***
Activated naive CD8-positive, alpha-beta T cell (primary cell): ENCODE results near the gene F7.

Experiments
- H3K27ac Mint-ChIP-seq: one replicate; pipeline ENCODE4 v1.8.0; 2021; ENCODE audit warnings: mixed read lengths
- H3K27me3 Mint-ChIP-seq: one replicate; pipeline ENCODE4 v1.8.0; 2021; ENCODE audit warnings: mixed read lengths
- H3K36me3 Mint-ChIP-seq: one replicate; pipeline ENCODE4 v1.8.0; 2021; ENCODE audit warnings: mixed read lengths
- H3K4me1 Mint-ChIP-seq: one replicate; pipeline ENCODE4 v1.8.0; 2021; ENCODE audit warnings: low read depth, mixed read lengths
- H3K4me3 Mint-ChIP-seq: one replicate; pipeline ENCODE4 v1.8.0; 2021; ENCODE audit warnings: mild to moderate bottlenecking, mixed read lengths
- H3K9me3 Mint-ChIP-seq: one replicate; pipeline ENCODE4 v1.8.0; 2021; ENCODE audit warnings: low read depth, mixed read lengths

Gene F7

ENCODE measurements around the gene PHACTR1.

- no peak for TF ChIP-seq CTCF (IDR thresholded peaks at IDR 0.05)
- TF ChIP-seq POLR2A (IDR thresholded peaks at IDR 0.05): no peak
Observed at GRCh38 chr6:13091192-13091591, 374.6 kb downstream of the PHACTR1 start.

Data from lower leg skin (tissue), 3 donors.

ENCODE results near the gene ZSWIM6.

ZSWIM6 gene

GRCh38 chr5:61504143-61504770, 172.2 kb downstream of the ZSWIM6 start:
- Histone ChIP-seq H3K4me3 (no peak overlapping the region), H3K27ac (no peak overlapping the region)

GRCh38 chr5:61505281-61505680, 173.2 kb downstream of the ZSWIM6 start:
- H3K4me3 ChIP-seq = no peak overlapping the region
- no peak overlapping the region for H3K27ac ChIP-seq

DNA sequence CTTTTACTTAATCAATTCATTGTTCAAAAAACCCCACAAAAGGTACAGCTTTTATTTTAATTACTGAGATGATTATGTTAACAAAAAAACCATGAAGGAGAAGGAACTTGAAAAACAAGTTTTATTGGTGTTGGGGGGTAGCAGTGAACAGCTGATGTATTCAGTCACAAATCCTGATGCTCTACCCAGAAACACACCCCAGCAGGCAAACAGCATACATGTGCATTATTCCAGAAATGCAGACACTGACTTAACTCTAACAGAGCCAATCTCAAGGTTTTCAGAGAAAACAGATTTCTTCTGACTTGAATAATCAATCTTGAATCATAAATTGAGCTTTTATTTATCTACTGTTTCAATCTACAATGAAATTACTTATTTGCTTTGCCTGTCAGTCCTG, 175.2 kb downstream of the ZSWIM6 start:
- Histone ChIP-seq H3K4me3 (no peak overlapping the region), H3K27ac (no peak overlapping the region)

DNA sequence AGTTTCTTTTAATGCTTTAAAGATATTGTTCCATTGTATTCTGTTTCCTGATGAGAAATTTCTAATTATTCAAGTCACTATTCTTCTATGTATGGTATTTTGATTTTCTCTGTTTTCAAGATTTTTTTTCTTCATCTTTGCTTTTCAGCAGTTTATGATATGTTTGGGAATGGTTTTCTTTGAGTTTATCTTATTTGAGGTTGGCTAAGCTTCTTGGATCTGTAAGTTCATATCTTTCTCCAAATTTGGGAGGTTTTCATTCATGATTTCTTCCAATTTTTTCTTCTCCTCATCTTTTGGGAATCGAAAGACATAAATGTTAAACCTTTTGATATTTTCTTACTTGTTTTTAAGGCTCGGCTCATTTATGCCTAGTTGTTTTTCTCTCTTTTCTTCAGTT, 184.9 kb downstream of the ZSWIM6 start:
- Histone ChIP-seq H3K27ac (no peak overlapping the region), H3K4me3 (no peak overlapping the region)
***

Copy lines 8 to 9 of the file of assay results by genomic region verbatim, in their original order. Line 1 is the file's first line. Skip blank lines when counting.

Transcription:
- H3K9me3 Mint-ChIP-seq: one replicate; pipeline ENCODE4 v1.8.0; 2021; ENCODE audit warnings: low read depth, mixed read lengths

Gene F7